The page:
The spread’s been berry, berry good to…

college cornerbacks.

This is good news for general managers, because teams are so desperate that they’ll draft basically any corner these days. Last year, teams selected 31 defensive backs in the first four rounds — up from 22 from five years ago, during the 2012 draft, this despite the fact that last year’s crop was not considered particularly great. Prospects who could be drafted Thursday include Ohio State’s Marshon Lattimore, Colorado’s Chidobe Awuzie, Alabama’s Marlon Humphrey, Washington’s Kevin King, LSU’s Tre’Davious White, Florida’s Quincy Wilson, and USC’s Adoree’ Jackson.

There are a few theories that explain the cornerback boom (and why it will last at least a few years), but mostly it comes down to the proliferation of the spread offense. The point of the spread is to overextend the defense by putting more receivers on the field. With an increased demand for wideouts, there’s an increased supply, forcing more elite athletes to choose other positions to get noticed. Upon switching to corner, those athletes are testing the “10,000-hour theory” of defensive back play, chasing teams like Baylor, Oregon, and Texas Tech all over the place. During the 2016 college season, 26 teams faced at least 35 passes per game — in 2006, only two teams faced that kind of passing barrage.

It’s led to some rethinking on troop deployment, too.

College corners are seeing more passes and more snaps. The hurry-up craze has led some college defenses to adopt a rotation system. Back in 2008, Aliotti was the defensive coordinator for Oregon and he started to treat his defense “like a hockey team,” rotating players whenever possible to minimize the fatigue caused by the fast pace. “We got to a place where we had 20 to 23 guys we could count on each game,” he said. “You needed to combat the passing. We’d switch out a linebacker and one or two corners per play, I don’t think anyone did that prior to us.”

Aliotti is now an analyst with the Pac-12 Networks, and he’s since visited with many coaches, including Alabama’s Nick Saban, to discuss how to utilize a similar rotation system. The idea has spread throughout college, Aliotti said. Ohio State has rotated their defensive backs in recent years, and could have as many as three picks in the top 15 of this draft.

The result?  Mo’ backs and mo’ money for mo’ backs.

… Mike Farrell, national recruiting director at Rivals, said youth players have been figuring out what positions to play earlier on in order to “go where the money is in the pros.” The spread has made good corners a hot commodity in the NFL, and they get paid like it. According to Spotrac, there are 10 cornerbacks who average over $12 million a year; there are six receivers who average that. Josh Norman, Patrick Peterson, Joe Haden, Desmond Trufant, Stephon Gilmore, and Richard Sherman are currently on contracts worth at least $40 million guaranteed. Darrelle Revis is basically Warren Buffett.

Hmmm… I wonder if anyone’s shown Mecole Hardman this yet.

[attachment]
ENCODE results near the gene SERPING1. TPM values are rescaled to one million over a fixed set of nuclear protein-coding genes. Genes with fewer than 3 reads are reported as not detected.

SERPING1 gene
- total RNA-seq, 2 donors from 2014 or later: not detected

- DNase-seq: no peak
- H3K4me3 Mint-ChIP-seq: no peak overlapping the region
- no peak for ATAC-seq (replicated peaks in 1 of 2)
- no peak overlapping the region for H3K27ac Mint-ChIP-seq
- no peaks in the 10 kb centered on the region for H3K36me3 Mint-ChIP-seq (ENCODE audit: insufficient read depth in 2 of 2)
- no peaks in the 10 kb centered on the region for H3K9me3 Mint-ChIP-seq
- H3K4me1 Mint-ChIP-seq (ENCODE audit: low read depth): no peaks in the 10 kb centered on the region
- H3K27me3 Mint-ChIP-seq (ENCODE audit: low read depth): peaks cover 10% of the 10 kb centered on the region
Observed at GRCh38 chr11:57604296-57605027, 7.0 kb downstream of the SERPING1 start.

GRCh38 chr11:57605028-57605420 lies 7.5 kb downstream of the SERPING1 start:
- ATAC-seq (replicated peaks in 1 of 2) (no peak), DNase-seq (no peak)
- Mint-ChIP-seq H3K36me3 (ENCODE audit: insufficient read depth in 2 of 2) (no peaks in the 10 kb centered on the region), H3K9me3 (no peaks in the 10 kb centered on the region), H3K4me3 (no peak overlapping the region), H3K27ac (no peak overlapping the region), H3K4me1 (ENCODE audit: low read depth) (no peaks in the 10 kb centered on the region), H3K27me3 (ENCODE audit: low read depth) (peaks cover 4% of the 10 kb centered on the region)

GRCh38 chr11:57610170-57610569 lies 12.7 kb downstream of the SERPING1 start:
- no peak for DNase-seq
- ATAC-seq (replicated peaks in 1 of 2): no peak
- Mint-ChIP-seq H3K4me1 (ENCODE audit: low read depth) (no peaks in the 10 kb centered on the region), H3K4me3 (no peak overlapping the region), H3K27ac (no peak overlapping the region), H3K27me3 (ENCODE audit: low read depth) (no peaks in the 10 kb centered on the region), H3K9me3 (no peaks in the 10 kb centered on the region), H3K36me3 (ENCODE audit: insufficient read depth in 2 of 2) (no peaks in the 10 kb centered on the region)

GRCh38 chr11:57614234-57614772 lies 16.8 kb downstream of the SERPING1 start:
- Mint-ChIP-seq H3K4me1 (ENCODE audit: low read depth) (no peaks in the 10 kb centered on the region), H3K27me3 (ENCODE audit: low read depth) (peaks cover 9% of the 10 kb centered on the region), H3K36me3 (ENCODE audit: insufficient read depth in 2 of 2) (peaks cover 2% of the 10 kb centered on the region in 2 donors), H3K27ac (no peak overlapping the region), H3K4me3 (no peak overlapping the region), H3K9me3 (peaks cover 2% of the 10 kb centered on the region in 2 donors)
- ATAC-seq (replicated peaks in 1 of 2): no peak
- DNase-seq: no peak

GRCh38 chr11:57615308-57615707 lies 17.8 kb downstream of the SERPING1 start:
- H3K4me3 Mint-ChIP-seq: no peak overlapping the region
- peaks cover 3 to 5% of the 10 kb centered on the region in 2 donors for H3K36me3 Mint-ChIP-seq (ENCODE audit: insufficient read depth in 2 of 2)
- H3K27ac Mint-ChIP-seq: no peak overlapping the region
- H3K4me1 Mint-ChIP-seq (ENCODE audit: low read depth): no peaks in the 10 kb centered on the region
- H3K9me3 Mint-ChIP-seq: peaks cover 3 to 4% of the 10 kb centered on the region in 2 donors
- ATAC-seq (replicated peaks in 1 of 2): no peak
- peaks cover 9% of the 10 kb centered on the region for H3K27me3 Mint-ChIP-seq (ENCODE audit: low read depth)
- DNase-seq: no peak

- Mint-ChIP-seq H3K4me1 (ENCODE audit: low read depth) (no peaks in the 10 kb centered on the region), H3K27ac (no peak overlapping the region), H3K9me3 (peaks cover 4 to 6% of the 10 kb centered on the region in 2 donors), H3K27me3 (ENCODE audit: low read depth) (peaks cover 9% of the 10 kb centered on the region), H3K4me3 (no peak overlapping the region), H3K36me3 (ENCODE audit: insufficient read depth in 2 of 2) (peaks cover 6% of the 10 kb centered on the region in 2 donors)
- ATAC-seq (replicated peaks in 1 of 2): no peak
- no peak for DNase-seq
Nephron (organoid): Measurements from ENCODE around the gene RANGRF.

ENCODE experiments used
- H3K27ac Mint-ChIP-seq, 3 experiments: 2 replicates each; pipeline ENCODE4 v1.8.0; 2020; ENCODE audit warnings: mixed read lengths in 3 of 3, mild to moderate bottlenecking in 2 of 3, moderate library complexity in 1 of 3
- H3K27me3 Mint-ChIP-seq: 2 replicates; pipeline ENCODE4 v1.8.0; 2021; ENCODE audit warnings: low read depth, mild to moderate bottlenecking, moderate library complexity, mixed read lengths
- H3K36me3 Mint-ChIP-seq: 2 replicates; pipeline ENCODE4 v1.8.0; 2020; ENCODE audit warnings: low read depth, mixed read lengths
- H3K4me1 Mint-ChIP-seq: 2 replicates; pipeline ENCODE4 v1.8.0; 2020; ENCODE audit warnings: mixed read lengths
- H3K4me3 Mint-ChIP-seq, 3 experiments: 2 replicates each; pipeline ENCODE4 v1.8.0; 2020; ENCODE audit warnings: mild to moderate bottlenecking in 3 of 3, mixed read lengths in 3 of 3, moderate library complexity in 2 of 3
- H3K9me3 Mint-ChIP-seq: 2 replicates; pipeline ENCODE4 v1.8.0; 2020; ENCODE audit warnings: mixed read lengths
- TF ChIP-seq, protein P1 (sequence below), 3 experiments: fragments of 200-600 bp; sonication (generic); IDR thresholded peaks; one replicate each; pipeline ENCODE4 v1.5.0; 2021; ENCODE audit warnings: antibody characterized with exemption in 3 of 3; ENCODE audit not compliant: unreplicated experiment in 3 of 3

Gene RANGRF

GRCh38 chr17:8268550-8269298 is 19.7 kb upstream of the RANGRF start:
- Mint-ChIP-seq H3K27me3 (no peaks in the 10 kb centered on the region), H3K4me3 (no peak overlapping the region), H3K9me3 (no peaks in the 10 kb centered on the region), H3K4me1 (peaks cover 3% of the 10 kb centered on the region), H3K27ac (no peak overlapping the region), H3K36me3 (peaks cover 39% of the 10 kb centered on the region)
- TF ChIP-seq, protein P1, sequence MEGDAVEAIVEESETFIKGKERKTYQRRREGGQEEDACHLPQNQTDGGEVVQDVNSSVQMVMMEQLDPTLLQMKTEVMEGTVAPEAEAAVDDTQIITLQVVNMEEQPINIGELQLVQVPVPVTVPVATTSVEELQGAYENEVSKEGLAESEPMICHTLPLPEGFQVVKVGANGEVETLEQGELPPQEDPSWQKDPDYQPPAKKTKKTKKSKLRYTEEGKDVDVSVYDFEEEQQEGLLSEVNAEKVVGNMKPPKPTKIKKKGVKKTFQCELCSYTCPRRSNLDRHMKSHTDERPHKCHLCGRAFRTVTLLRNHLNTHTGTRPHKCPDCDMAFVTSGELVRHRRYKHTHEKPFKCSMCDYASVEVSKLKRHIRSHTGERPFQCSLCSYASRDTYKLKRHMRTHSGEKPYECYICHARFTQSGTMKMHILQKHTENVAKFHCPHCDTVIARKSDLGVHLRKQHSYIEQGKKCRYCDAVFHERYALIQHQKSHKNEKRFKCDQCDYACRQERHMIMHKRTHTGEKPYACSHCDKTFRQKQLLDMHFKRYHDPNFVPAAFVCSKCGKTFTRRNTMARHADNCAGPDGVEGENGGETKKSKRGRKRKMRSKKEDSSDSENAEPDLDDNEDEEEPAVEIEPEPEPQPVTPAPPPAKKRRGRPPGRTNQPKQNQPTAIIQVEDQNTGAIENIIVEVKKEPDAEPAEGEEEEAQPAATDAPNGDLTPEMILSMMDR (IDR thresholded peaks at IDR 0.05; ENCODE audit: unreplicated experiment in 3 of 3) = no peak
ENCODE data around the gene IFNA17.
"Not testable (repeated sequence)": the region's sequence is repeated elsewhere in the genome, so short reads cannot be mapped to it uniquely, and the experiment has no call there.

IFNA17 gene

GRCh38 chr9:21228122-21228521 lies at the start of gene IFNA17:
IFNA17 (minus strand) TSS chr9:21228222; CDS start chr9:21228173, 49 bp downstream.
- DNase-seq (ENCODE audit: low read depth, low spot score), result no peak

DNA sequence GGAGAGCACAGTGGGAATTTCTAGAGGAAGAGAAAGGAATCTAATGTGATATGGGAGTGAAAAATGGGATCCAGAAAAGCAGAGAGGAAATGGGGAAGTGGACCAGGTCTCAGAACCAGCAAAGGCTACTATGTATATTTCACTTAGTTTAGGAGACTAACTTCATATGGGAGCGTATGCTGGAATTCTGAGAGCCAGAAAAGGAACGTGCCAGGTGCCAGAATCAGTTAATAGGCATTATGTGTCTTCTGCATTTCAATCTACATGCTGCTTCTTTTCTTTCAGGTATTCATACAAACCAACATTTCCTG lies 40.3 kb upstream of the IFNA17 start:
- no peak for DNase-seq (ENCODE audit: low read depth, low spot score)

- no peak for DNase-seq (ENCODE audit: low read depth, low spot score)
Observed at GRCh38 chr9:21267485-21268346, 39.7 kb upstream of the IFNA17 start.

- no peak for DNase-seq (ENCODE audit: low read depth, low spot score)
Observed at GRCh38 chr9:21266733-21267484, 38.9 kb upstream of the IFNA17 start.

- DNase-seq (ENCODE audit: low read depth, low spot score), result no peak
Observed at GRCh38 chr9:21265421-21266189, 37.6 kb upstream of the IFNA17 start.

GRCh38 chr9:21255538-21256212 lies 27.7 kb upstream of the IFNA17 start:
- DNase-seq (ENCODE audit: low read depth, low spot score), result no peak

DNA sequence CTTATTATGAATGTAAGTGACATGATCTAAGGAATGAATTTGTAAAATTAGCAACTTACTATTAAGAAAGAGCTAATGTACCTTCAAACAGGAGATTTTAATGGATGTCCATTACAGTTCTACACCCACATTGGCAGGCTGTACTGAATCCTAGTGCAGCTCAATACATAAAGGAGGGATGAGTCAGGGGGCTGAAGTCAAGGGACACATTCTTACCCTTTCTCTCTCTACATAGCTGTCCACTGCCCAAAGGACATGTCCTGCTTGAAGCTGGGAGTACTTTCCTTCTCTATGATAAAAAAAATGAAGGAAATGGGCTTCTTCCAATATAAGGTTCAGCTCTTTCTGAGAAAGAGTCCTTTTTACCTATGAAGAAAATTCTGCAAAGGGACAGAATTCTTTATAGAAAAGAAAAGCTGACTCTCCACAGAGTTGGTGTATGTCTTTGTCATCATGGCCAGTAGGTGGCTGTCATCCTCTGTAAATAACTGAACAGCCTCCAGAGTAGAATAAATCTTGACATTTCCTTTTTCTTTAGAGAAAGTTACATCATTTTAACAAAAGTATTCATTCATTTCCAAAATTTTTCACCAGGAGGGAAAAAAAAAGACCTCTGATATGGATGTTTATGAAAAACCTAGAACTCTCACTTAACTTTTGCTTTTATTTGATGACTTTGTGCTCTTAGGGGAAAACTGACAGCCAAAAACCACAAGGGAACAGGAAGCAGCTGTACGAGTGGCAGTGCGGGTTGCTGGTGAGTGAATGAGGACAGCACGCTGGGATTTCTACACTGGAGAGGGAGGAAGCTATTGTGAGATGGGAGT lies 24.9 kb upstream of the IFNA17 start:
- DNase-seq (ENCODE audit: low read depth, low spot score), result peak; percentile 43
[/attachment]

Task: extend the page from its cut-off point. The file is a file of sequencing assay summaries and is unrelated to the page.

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9 Comments

Filed under Strategery And Mechanics, The NFL Is Your Friend.

9 responses to “The spread’s been berry, berry good to…

  1. Macallanlover

    I think Hardman’s preference for CB coming into UGA was driven by exactly this. While you cannot blame him for wanting to max out his earning potential, you have to play your best cards, and he just seems to be a natural fit for offense. Seemed to be trying to force the CB fit, hope he doesn’t get caught into that “tweener” position we have seen before where an athlete ends up as an unemployed hybrid who wasted these development years. It looks like we will soon have adequate depth and will not have to switch a player due to some emergency need, like we did with Malcom Mitchell for a few games.

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  2. Marc

    Mecole in spring 2016
    Georgia has an experienced secondary, but Hardman sees a career path as a cornerback.

    “That’s where all the money is,” he said. “You see cornerbacks like Patrick Peterson, Josh Norman, Darrelle Revis sign these big contracts just because they can cover and I think that’s what I can do. I can cover just like them. I think I’ve got a good chance to become a good corner.”

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    • I thought there was a quote like that, but I was too lazy to research. Thanks for catching it.

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      • AthensHomerDawg

        ATHENS – Mecole Hardman began lobbying to play receiver at Georgia before he arrived on campus. It came in the form of a tweet to Kirby Smart in May of 2016:

        “I heard you might need some fire power at WR?” Hardman wrote. “Just call my name and I’ll give you more than you need.”

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  3. kdawg

    Interesting, the Aliotti rotation system could also explain why we took so many CBs in last year’s recruiting class. Really an unbalanced amount based on current #s and historic CB allotment of the roster. Many were screaming for Kirby to take the DL who committed to Ole Miss(can’t remember his name) instead of the extra CB, but this could be the reason why Kirby did so

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  4. Shane#1

    Dare I dream that Hardman could be another Boykin? A shut down corner that can be an explosive weapon on offense using plays designed for his skill set. Yeah, I am going with that thought.

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